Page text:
“It was so cool to be there and know he was there to personally address us,” said Jamieson, who attended Obama’s first inauguration in 2009 with her family.

The tour also included stops at many of the area’s monuments, NASA headquarters and a visit of the U.S. Capitol. Jamieson is the third Scarborough student to participate in the U.S. Youth Senate Program in the last six years. Adam Cohen (class of 2012) and David Bibeau (class of 2011) each participated in their graduating year.

“To have that experience and see all the most important buildings in our country was so cool,” she said.

The program, according to its website, “is an intensive week of unparalleled educational activities in the nation’s capital designed to deepen the student delegates’ understanding of the federal government and give them direct access to those who lead it.”

The Hearst Foundations provide each student with a $5,000 college scholarship with the hope the student will pursue coursework in government, history and public affairs. There are no government funds used.

While the trip involved many memorable sights and encounters, Jamieson said her favorite part was engaging with her peers from across the country.

“It was incredible to be around people that are so intelligent, so intellectual, so willing to engage in conversation and so interested in what’s going on in the world,” said Jamieson, who is a member of the soccer and lacrosse teams.

Distinguished alumni of the U.S. Senate Youth Program include Collins, Colorado Sen. Cory Gardner, New Jersey Gov. Chris Christie, former U.S. Court of Appeals Justice Robert Henry, Ambassador to West Germany Richard Burt and many military officers, legislators, foreign service officers, congressional staff, health care administrators and university educators.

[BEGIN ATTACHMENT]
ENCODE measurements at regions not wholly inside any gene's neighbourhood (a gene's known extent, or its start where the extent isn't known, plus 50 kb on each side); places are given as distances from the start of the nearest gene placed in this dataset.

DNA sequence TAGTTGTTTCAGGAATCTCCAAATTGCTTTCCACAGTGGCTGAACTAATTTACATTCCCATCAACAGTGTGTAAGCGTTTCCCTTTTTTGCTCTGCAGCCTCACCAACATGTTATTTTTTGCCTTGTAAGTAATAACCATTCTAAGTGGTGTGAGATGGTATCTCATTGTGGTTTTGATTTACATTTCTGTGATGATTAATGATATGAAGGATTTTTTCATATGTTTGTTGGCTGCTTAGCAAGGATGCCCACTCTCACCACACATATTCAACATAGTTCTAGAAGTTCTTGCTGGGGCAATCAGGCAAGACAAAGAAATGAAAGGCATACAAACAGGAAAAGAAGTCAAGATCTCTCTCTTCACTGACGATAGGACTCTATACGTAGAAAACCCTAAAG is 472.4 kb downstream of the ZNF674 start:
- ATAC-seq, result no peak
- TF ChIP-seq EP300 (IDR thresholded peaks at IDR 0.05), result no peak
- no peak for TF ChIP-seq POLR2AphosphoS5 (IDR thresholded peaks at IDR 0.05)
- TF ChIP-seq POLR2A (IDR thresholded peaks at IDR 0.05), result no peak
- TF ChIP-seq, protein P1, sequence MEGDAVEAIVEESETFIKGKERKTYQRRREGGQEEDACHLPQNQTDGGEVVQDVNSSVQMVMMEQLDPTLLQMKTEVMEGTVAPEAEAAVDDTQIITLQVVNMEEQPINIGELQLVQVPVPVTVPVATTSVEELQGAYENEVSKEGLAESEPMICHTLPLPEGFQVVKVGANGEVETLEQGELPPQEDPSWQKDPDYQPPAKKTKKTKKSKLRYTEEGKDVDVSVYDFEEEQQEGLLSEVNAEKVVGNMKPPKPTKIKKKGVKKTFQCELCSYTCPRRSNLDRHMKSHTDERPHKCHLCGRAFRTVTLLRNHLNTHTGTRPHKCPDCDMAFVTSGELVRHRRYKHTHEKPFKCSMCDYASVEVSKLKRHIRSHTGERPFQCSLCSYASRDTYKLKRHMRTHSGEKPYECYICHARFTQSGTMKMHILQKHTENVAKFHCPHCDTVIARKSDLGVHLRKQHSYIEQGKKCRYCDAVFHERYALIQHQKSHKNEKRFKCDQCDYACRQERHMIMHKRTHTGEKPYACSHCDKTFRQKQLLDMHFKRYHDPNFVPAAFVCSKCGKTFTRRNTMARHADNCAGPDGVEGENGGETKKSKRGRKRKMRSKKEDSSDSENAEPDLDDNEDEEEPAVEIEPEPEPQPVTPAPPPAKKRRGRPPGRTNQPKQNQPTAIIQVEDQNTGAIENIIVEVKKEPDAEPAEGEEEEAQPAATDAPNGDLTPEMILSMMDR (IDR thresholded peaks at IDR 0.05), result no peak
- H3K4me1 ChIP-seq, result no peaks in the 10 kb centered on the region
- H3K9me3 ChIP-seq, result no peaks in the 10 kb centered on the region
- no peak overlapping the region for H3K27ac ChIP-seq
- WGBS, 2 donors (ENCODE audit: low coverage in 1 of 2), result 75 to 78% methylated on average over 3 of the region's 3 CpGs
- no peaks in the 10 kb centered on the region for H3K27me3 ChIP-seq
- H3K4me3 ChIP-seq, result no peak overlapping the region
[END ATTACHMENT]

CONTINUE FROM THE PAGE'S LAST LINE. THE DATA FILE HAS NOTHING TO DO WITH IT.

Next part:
Although Jamieson, the daughter of Cumberland County Commissioner Neil Jamieson, grew up around politics, she said the trip was still an eye opener.

“Being in D.C. opened my eyes to how you can be involved in politics and not be a politician. I think it would be cool to be a lobbyist on Capitol Hill or work in foreign affairs or be an ambassador,” Jamieson said

In the fall, Jamieson will attend Bates College, where her sister Ainsley is a junior. Jamieson was thinking about studying anthropology and women/gender studies, but is now interested in political science as well.

Her dream, however, is to continue the community service and social justice work she has done throughout high school and through Seeds of Peace and someday start a nonprofit organization that addresses women’s rights and health in developing countries.

“It’s always been something I have been passionate about. I think it would be cool to pursue,” she said.

Jamieson is just about wrapping up her district Key Club position, an experience that has reaffirmed her desire for service.

“It’s been a great year. I’ve learned a lot for sure and have met some incredible people. The idea of giving back and helping others is something that is very strong in my mind and my heart,” Jamieson said.

Creech said Jamieson’s volunteer work is anything but self-serving.

“Lexie is all about what she can to the support others. That is one of her strengths,” he said.

Staff Writer Michael Kelley can be reached at news@scarboroughleader.com.